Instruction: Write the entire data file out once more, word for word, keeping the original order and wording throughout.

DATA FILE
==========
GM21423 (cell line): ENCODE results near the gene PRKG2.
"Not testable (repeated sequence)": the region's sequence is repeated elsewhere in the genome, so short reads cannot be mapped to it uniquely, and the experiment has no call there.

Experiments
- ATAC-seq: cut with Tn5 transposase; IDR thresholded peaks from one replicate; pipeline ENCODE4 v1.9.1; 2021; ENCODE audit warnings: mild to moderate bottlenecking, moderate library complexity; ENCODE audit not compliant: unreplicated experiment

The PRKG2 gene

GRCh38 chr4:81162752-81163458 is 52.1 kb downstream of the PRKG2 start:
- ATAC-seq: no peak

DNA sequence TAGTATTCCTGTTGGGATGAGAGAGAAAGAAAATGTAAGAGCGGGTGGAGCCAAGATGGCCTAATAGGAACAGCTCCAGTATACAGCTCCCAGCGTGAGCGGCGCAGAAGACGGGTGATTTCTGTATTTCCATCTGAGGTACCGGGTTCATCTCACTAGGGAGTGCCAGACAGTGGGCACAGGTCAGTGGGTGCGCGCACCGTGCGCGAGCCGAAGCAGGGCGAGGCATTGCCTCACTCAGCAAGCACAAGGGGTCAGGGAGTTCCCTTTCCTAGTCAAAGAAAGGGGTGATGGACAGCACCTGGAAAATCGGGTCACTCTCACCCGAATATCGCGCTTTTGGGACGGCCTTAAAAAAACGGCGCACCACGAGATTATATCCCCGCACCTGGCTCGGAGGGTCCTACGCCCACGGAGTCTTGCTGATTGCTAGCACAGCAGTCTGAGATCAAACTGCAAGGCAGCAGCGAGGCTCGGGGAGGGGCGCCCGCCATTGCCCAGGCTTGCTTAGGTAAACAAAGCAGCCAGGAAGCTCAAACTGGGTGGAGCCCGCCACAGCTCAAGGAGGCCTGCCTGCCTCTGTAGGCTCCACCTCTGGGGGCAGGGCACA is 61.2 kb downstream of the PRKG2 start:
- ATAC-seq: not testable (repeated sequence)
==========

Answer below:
GM21423 (cell line): ENCODE results near the gene PRKG2.
"Not testable (repeated sequence)": the region's sequence is repeated elsewhere in the genome, so short reads cannot be mapped to it uniquely, and the experiment has no call there.

Experiments
- ATAC-seq: cut with Tn5 transposase; IDR thresholded peaks from one replicate; pipeline ENCODE4 v1.9.1; 2021; ENCODE audit warnings: mild to moderate bottlenecking, moderate library complexity; ENCODE audit not compliant: unreplicated experiment

The PRKG2 gene

GRCh38 chr4:81162752-81163458 is 52.1 kb downstream of the PRKG2 start:
- ATAC-seq: no peak

DNA sequence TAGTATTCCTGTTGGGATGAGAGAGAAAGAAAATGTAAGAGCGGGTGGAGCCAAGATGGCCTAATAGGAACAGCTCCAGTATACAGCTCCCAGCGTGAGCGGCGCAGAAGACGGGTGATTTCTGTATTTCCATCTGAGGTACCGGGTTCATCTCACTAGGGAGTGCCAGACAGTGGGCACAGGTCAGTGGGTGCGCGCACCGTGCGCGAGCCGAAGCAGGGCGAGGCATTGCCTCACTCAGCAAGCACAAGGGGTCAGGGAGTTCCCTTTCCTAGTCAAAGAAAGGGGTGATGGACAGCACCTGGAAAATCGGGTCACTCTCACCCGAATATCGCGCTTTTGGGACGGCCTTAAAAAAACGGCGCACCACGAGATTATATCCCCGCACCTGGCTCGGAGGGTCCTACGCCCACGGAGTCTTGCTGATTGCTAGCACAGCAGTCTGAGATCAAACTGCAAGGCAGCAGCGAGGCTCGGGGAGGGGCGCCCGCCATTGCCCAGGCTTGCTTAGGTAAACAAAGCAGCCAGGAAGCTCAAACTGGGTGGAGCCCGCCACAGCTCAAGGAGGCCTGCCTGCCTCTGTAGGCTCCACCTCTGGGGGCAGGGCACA is 61.2 kb downstream of the PRKG2 start:
- ATAC-seq: not testable (repeated sequence)